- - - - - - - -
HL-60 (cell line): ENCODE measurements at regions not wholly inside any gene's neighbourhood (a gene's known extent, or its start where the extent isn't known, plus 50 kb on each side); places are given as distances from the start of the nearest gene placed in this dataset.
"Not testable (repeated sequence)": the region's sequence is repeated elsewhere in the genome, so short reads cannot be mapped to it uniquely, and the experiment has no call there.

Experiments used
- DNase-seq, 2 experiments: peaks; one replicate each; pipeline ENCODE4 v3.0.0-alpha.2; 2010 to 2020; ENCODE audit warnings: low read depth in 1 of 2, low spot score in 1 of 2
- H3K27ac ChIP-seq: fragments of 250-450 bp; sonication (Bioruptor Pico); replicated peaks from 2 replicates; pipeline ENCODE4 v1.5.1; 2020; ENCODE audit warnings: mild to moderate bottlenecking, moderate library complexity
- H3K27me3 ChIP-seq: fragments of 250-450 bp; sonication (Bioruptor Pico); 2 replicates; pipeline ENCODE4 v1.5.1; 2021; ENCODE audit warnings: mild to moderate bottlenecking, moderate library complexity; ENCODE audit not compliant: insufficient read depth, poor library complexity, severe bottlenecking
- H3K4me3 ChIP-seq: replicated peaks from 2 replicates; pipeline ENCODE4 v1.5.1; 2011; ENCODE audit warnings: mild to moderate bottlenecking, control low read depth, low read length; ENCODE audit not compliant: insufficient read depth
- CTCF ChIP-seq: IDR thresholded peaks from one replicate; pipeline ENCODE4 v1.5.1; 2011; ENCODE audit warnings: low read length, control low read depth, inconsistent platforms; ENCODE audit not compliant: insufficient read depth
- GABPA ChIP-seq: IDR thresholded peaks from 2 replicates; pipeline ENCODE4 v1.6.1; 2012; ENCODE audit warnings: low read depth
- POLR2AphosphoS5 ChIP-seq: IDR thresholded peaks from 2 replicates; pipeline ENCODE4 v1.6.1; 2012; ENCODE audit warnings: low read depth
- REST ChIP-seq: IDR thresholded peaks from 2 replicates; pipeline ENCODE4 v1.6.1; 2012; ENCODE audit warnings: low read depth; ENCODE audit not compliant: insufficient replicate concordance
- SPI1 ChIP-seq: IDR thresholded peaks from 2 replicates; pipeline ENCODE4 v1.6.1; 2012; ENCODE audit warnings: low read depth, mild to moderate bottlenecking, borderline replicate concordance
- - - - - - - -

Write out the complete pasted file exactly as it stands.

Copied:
HL-60 (cell line): ENCODE measurements at regions not wholly inside any gene's neighbourhood (a gene's known extent, or its start where the extent isn't known, plus 50 kb on each side); places are given as distances from the start of the nearest gene placed in this dataset.
"Not testable (repeated sequence)": the region's sequence is repeated elsewhere in the genome, so short reads cannot be mapped to it uniquely, and the experiment has no call there.

Experiments used
- DNase-seq, 2 experiments: peaks; one replicate each; pipeline ENCODE4 v3.0.0-alpha.2; 2010 to 2020; ENCODE audit warnings: low read depth in 1 of 2, low spot score in 1 of 2
- H3K27ac ChIP-seq: fragments of 250-450 bp; sonication (Bioruptor Pico); replicated peaks from 2 replicates; pipeline ENCODE4 v1.5.1; 2020; ENCODE audit warnings: mild to moderate bottlenecking, moderate library complexity
- H3K27me3 ChIP-seq: fragments of 250-450 bp; sonication (Bioruptor Pico); 2 replicates; pipeline ENCODE4 v1.5.1; 2021; ENCODE audit warnings: mild to moderate bottlenecking, moderate library complexity; ENCODE audit not compliant: insufficient read depth, poor library complexity, severe bottlenecking
- H3K4me3 ChIP-seq: replicated peaks from 2 replicates; pipeline ENCODE4 v1.5.1; 2011; ENCODE audit warnings: mild to moderate bottlenecking, control low read depth, low read length; ENCODE audit not compliant: insufficient read depth
- CTCF ChIP-seq: IDR thresholded peaks from one replicate; pipeline ENCODE4 v1.5.1; 2011; ENCODE audit warnings: low read length, control low read depth, inconsistent platforms; ENCODE audit not compliant: insufficient read depth
- GABPA ChIP-seq: IDR thresholded peaks from 2 replicates; pipeline ENCODE4 v1.6.1; 2012; ENCODE audit warnings: low read depth
- POLR2AphosphoS5 ChIP-seq: IDR thresholded peaks from 2 replicates; pipeline ENCODE4 v1.6.1; 2012; ENCODE audit warnings: low read depth
- REST ChIP-seq: IDR thresholded peaks from 2 replicates; pipeline ENCODE4 v1.6.1; 2012; ENCODE audit warnings: low read depth; ENCODE audit not compliant: insufficient replicate concordance
- SPI1 ChIP-seq: IDR thresholded peaks from 2 replicates; pipeline ENCODE4 v1.6.1; 2012; ENCODE audit warnings: low read depth, mild to moderate bottlenecking, borderline replicate concordance